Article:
QUEEN CREEK, Ariz. - An Arizona man says he has found out the hard way just how to get banned from Walmart for life.
Joe Cantrell loves to ad match.
He goes through circulars to find the biggest discounts, and then goes to Walmart.
According to the company’s website, they match the lowest advertised price on identical products, but when Joe tried doing that last week, the unthinkable happened.
What started as a trip to a San Tan Valley, Ariz., Walmart to get ornaments for his family’s Christmas tree, turned into the biggest nightmare of Joe’s life.
"I was handcuffed, humiliated and embarrassed in front of everybody at Walmart," Joe remembers.
And, there’s a chance, Joe just may be the most loyal Walmart shopper you’ve ever met.
Joe told us he visits the mega-retailer at least twice a day — once in the morning with his grandmother, and then again in the evening.
"I just love Walmart and that’s why I go," he laughs.
Because to Joe, every little dollar counts.
"Sorry I get a little emotional about this, because I’m disabled," he says.
After eight years in the ring as a professional wrestler and lots of injuries, “I can’t do what I used to do for a living anymore,” he says.
So, four months ago, he started ad matching. But last week when a Walmart employee told him it wasn’t allowed, Joe complained to management.
"When I left, he turned around and called the Pinal County Sheriff’s Office and said he felt intimidated and threatened. I was upset, but never once did I say anything to the gentleman," Joe says of the incident.
Joe says when he went back to Walmart four days later, three deputies handcuffed him, gave him a court summons and a notice banning him from any Walmart in the world for life.
"I felt shamed. I felt like I was the bad guy. And I know I’m not a bad guy," he says.
The deputies apparently agreed. Joe says when they realized the nature of the complaint, they let him go.
"They saw a grown man cry like a baby," Joe says. "Probably because I knew I would be able to go home to my family and finish that Christmas tree."
Joe wasn’t arrested, but he says he’s facing charges of threatening, intimidation and disorderly conduct. He has no attorney and he’s still banned from Walmart for life.
Sister station ABC15 reached out to Wal-mart, but the company never responded to the request for comment.
Joe says he if knew ad matching was going to cause this, he just would have paid the extra money.
This black-and-white portrait of Nelson Mandela looking at his reflection in a hand-held mirror, by photographer Adrian Steirn as part of a series of 21 portraits of South African icons, has just made history.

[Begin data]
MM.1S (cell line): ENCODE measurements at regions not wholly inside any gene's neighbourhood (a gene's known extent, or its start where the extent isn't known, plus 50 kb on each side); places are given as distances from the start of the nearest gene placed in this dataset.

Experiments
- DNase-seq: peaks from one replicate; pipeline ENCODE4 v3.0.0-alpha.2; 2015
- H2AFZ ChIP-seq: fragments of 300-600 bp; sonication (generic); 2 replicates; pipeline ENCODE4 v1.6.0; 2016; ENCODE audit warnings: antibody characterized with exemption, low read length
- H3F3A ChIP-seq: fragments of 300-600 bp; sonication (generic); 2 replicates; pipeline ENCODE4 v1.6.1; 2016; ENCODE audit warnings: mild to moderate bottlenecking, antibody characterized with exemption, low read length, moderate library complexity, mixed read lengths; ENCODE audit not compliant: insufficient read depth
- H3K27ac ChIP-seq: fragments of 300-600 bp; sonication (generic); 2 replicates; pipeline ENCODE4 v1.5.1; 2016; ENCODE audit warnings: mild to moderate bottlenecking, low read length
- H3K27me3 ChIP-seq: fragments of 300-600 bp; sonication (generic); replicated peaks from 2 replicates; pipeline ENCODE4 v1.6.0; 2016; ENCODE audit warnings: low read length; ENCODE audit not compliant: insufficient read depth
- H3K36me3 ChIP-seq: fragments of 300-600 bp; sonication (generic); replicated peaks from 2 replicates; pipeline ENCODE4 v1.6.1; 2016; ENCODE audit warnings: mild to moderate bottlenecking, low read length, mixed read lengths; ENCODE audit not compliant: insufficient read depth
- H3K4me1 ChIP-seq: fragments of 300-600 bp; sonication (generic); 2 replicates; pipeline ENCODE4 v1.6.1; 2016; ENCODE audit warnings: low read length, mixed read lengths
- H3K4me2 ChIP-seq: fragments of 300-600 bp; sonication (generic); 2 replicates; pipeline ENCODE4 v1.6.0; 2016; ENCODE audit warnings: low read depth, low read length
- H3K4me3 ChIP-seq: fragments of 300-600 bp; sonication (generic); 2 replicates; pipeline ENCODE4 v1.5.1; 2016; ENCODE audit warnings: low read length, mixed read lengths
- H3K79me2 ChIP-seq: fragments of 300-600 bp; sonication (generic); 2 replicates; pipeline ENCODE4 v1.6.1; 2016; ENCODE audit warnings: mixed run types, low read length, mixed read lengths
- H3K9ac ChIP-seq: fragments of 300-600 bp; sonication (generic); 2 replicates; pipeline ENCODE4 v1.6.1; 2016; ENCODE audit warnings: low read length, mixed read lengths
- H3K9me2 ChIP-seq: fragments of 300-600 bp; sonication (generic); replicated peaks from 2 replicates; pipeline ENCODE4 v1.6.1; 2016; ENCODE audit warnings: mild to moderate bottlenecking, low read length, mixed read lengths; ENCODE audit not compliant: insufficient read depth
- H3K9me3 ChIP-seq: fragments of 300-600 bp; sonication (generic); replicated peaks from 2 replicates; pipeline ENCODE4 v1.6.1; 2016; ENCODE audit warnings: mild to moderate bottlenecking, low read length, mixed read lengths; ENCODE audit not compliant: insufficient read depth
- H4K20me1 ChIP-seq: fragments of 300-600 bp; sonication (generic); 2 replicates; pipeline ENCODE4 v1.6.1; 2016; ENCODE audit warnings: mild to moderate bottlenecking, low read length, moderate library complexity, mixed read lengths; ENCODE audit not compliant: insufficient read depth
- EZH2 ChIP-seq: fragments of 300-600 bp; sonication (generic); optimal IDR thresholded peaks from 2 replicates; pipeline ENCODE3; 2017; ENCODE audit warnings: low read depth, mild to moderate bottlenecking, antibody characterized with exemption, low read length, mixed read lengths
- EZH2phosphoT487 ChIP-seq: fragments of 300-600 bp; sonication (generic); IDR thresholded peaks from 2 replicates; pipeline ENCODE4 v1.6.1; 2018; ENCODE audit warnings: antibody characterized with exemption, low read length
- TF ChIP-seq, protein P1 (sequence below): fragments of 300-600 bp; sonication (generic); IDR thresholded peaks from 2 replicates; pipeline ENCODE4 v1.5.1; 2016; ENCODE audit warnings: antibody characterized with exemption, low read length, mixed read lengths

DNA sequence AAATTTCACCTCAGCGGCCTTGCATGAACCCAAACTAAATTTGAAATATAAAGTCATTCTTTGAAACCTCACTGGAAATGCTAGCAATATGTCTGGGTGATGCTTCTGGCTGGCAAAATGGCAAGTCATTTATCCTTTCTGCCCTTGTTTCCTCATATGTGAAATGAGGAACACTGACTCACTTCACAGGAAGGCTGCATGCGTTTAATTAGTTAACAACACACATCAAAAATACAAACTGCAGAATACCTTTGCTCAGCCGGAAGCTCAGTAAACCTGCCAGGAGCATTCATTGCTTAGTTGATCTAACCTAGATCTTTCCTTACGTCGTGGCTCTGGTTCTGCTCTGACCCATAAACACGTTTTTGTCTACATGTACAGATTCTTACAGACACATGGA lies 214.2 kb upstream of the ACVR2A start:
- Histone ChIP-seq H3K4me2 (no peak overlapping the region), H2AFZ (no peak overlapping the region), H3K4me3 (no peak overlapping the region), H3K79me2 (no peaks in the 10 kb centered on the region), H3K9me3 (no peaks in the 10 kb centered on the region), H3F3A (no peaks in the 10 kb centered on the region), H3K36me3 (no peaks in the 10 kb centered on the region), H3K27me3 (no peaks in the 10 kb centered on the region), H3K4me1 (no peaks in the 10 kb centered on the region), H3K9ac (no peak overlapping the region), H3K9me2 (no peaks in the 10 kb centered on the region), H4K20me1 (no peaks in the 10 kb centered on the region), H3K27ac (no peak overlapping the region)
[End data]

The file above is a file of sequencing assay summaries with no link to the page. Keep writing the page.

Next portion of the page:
Bought by a private art collector in New York for $200,000 (which will be donated to the Nelson Mandela Children’s Hospital and the World Wildlife Fund), it has now officially become the highest price ever paid for a local South African portrait.
The buyer, who remains anonymous, said about the portrait: “I am honored to own what has already become an iconic image of one of the greatest statesmen the world has ever known. In a single frame the photographer has captured the essence of dignity, principle, conviction and courage in this great man from whose life’s work and dedication to a greater cause we all have much to learn, and by which I am inspired daily.”
Steirn’s intentions with the portrait was to depict “a man reflecting on his life. As he reflects on his life, we reflect on his legacy and our future.”
Today, the United Nations celebrates Human Rights Day in an effort to advance respect for human rights around the world. In the past year, the use of military drones has become a controversial topic among human rights groups who claim missile attacks have killed innocent civilians. President Barack Obama has defended the use of drone strikes to justify targeting suspected Al-Qaeda militants without risking the lives of American troops.
President Obama signed the 10-year extension of the Undetectable Firearms Act into law before midnight, using an auto pen as he traveled to Africa for ceremonies honoring the late South African President Nelson Mandela. The device Mr. Obama used to sign the bill has been used for the signatures of traveling presidents since the administration of George W. Bush.
The law, first passed in 1988, was set to expire on Tuesday, at a time when plastic guns created by